Serious question? It's old, it's slow and clunky, every new release fixes 10 errors and introduces 5 more. I've had lengthy discussion with the developer about various issues - how the software loads invalid data if you don't have the X axis scale set just right for the file in question, issues that really should not exist period, let alone the fact that "loading invalid data" is considered normal operation. But it's the users fault for not doing it right. RTFM.

    My last design with AMT, I questioned the wild difference between off-axis simulation and reality with a non-dome tweeter. Developer says "don't have a ribbon so I never tested it". Had to provide real world measurements so he could fix the math.

    It's always treated baffle diffraction as a gain rather than a loss, which is incorrect, developer refuses to admit and fix a simple math error, instead wrote a paper with some incorrect terminology to explain how the software doesn't make any sense. Much "theory" applied without real world testing and experience. I think it's clear that the developer hasn't used the software in years.

    I could go on...Anyway, in my arguments with the SE developer, I looked at VituixCAD for comparison, liked what it did and decided just to move over and start using it instead. (FWIW it accurately represents ribbon off-axis and baffle step from 2pi to 4pi is properly treated as a loss). ARTA was the natural next step.

    Sorry.. Off topic rant, he started it :)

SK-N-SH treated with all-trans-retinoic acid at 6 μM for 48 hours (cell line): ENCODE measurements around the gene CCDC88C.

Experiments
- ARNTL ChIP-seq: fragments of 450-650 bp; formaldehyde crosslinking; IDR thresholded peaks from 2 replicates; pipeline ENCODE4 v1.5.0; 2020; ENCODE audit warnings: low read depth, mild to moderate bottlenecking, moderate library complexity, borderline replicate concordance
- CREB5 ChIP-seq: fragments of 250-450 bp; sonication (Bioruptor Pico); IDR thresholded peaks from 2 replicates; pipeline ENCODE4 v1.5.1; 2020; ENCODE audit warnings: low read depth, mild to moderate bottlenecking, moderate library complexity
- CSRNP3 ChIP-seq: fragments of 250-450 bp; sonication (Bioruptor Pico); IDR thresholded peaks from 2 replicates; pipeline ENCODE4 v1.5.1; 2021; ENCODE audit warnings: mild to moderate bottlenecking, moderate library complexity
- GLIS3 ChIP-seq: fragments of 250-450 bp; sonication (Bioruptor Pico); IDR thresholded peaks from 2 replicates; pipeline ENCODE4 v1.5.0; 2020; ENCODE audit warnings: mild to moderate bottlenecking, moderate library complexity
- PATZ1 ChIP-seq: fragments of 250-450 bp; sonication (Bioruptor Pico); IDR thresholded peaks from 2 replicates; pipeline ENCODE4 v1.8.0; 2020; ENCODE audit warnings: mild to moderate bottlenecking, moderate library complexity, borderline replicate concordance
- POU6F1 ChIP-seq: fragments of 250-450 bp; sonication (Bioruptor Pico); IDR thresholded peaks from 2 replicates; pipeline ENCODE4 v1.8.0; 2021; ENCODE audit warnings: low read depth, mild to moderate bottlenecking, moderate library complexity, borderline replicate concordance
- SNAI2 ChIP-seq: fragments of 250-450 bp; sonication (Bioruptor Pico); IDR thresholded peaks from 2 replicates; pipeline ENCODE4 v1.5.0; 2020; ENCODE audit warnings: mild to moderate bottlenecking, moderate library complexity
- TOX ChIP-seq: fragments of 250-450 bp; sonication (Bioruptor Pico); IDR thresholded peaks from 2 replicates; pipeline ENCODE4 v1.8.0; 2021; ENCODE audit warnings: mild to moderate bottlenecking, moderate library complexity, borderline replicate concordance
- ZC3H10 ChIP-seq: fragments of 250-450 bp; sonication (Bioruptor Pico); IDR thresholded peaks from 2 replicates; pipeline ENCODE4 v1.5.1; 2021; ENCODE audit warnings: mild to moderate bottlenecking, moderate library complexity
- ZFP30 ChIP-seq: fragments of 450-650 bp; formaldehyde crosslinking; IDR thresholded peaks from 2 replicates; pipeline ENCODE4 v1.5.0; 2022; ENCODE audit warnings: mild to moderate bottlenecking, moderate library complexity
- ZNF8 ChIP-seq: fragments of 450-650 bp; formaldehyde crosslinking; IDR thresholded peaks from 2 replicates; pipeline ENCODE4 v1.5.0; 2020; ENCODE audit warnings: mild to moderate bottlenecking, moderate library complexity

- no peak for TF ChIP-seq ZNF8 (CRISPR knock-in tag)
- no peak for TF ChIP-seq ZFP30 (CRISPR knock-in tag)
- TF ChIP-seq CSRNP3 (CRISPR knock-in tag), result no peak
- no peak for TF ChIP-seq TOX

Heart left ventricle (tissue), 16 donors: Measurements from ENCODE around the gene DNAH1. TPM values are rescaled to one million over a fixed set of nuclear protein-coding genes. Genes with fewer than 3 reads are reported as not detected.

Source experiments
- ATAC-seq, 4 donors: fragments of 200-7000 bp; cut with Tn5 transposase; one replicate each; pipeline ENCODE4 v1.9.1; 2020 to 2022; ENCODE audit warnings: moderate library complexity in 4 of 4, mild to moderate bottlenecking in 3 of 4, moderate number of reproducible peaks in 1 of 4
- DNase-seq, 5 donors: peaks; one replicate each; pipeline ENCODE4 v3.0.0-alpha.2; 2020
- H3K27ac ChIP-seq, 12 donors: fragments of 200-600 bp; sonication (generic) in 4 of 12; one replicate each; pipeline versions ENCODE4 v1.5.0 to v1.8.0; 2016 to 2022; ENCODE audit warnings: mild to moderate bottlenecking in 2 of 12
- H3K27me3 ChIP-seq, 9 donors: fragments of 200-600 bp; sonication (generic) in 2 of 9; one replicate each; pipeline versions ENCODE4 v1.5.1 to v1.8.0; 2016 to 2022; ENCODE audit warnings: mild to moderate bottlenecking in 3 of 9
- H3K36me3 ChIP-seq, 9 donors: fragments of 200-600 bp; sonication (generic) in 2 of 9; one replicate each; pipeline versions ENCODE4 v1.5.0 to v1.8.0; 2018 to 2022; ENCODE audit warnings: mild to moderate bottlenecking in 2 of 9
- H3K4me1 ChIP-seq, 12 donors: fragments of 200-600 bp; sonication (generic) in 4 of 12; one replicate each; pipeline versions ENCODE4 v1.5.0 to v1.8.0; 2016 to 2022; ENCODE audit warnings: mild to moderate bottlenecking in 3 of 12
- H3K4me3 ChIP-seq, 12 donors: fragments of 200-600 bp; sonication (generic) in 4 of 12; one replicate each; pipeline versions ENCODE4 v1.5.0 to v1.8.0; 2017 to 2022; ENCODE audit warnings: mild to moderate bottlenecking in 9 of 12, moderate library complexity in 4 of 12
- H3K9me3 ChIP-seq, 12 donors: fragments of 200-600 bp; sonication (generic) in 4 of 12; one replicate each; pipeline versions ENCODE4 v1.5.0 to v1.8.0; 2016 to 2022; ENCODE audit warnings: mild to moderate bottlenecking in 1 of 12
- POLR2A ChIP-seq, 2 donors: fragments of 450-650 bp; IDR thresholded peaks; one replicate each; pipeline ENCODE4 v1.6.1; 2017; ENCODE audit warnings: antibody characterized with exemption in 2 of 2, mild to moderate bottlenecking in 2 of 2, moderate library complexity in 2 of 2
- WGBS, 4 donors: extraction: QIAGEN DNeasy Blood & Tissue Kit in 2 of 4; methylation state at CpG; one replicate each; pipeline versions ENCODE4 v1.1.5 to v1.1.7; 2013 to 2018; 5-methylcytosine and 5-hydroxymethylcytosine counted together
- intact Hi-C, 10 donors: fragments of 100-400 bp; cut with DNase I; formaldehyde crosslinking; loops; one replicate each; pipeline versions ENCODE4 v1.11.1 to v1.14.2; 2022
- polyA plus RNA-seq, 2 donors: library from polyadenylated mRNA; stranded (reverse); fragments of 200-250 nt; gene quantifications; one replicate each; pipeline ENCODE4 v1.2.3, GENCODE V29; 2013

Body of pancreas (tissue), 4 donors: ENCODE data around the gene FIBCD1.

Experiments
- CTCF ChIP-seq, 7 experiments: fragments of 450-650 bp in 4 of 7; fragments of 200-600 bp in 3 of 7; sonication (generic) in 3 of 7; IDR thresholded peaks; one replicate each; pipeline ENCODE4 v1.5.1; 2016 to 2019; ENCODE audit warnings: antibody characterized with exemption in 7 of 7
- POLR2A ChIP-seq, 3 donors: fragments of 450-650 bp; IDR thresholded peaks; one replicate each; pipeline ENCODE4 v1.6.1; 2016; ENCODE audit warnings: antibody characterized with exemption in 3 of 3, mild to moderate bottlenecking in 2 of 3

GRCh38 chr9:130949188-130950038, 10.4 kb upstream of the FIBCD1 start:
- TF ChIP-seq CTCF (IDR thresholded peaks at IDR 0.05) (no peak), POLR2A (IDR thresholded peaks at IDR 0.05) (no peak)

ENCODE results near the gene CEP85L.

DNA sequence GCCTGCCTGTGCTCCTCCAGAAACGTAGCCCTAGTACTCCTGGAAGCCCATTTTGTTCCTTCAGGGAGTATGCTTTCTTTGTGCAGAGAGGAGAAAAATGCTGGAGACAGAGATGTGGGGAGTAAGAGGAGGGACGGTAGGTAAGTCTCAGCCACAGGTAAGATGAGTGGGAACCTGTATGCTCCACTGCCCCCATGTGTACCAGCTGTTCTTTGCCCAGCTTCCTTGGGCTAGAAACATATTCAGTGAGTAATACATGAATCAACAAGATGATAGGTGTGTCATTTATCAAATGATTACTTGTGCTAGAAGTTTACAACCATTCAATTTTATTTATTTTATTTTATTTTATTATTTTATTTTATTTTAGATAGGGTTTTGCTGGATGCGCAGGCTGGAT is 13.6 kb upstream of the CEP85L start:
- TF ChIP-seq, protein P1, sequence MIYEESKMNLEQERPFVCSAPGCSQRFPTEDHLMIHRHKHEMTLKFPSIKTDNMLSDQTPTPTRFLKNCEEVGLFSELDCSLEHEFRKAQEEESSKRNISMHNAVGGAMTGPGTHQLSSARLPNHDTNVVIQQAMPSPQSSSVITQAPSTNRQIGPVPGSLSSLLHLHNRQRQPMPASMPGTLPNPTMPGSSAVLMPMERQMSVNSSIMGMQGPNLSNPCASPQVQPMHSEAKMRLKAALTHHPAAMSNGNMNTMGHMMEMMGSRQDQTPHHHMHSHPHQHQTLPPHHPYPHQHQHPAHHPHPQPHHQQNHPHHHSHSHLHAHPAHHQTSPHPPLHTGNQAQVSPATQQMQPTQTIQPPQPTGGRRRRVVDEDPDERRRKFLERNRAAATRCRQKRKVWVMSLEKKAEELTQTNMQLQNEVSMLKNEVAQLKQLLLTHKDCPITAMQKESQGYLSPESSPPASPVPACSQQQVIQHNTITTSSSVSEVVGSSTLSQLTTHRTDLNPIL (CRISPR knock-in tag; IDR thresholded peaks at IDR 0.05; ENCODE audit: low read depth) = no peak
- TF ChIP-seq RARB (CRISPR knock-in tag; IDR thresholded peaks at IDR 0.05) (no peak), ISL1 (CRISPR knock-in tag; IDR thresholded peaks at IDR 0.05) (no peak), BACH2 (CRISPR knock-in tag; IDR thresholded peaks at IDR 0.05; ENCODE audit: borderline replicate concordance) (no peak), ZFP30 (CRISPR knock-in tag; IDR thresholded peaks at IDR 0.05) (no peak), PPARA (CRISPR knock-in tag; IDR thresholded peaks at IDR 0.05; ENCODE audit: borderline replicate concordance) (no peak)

kenrhodesrjj45
    I'm not deaf, I'm just not listening.
  • Yes it was a serious question. Thank you for your detailed reply. I had been considering purchasing a new, more powerful laptop and SE. I am second guessing that now.

  • 'Soundeasy'; the everpresent audio oxymoron.

  • edited February 12

    @PWRRYD If you want to go down a more advanced design path, I'd recommend ARTA and VituixCAD over SoundEasy. ARTA can do all the same measurements and VituixCAD includes similar design elements, you won't be missing anything important using these tools over SoundEasy, and will be a lot less frustrated and confused overall.

    I'm not deaf, I'm just not listening.
  • I have never used Soundeasy. I have Praxis for measurements as long as I can keep a Windows XP computer up and running. I have thought at some point SE would be useful to attempt full crossover emulation as I have an 8 channel amp (QSC CX168) that would be perfect for that.

    For design work, I have been pretty impressed with VituixCAD. One does have to do a lot of measurements to get the most out of it.

    Keep an open mind, but don't let your brain fall out.

    Sehlin Sound Solutions
  • edited February 12